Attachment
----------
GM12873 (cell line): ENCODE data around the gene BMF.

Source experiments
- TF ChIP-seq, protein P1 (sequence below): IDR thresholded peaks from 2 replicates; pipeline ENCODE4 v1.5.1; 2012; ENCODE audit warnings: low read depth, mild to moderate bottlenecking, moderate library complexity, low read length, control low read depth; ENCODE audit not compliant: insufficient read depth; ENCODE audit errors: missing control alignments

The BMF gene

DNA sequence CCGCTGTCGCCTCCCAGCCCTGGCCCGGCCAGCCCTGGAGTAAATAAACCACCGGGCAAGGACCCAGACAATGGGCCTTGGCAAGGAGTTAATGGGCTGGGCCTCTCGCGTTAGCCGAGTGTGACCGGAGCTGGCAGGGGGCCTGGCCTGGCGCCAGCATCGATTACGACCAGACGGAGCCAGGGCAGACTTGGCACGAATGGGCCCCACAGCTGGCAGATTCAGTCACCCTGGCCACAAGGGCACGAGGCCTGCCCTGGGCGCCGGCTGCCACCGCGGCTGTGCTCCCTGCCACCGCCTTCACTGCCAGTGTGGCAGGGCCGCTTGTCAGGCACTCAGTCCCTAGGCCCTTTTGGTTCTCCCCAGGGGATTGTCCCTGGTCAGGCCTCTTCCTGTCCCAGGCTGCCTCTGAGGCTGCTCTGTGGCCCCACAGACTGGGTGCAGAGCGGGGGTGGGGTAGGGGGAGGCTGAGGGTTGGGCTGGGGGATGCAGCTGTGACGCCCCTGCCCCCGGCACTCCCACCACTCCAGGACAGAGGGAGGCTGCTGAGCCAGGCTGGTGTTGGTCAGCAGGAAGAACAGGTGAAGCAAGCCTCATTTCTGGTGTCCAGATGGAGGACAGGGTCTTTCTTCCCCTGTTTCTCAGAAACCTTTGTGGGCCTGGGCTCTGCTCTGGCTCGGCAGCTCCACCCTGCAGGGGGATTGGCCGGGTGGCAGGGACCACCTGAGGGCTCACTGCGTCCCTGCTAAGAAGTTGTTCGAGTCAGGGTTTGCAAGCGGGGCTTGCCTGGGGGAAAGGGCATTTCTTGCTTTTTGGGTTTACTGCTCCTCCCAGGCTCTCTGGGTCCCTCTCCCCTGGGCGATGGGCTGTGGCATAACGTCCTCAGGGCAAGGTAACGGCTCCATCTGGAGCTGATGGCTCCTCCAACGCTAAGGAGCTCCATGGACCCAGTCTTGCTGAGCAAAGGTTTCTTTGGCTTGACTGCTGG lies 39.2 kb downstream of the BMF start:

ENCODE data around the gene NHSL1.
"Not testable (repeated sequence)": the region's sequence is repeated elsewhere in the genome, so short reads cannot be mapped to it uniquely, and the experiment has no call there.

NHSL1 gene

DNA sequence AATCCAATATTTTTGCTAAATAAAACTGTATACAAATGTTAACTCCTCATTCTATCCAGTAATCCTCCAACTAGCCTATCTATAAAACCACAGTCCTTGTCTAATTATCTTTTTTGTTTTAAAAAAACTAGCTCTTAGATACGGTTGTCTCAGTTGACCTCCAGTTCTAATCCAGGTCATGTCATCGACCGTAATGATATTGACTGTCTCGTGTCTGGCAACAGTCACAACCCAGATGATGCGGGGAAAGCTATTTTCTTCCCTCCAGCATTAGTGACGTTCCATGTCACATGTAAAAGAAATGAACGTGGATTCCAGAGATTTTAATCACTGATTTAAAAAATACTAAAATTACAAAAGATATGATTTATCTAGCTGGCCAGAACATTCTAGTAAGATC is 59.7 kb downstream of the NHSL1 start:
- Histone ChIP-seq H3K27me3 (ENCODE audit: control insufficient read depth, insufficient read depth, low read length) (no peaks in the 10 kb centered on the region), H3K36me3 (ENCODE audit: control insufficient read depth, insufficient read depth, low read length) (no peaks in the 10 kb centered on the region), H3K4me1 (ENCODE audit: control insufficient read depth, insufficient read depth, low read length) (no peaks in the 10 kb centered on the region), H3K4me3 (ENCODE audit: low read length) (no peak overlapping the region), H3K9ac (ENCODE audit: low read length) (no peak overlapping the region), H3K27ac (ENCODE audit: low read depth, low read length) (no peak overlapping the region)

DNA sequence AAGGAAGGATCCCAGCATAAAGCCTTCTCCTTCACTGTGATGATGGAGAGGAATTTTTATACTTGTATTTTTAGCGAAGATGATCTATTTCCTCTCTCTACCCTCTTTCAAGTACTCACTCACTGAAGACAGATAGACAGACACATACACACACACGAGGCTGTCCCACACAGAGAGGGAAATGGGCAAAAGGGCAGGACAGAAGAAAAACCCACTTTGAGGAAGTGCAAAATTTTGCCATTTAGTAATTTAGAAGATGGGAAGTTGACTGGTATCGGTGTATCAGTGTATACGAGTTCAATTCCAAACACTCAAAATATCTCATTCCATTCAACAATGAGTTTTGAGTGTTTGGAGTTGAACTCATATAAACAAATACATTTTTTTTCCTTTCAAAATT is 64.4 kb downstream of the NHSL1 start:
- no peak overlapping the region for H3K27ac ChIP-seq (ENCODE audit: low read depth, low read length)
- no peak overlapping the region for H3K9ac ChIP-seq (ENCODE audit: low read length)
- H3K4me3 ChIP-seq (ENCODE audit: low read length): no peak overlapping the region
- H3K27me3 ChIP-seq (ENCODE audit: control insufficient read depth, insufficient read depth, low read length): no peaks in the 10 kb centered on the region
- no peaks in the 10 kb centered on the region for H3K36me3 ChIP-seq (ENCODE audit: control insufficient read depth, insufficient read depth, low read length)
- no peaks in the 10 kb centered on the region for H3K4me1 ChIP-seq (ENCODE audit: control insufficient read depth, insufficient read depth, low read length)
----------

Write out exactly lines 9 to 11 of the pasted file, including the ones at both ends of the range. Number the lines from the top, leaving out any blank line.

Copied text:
DNA sequence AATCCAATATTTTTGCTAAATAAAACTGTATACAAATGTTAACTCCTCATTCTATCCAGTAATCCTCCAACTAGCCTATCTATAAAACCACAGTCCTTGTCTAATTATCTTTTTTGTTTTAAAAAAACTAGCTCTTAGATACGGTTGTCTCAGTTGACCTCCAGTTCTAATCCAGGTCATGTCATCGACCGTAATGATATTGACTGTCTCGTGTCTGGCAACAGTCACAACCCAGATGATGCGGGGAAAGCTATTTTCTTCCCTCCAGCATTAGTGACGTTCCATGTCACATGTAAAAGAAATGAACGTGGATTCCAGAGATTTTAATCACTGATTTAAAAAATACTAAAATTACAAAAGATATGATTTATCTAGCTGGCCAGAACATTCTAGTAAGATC is 59.7 kb downstream of the NHSL1 start:
- Histone ChIP-seq H3K27me3 (ENCODE audit: control insufficient read depth, insufficient read depth, low read length) (no peaks in the 10 kb centered on the region), H3K36me3 (ENCODE audit: control insufficient read depth, insufficient read depth, low read length) (no peaks in the 10 kb centered on the region), H3K4me1 (ENCODE audit: control insufficient read depth, insufficient read depth, low read length) (no peaks in the 10 kb centered on the region), H3K4me3 (ENCODE audit: low read length) (no peak overlapping the region), H3K9ac (ENCODE audit: low read length) (no peak overlapping the region), H3K27ac (ENCODE audit: low read depth, low read length) (no peak overlapping the region)

DNA sequence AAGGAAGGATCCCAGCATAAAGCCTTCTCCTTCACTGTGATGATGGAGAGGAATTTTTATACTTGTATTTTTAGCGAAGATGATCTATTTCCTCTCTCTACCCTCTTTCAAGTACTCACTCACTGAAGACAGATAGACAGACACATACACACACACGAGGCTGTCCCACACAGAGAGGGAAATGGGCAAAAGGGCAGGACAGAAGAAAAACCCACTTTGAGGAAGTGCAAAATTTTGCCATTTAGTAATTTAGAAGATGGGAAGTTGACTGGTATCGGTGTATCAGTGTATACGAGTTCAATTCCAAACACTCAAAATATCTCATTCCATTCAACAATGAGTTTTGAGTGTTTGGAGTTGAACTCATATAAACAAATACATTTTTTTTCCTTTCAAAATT is 64.4 kb downstream of the NHSL1 start: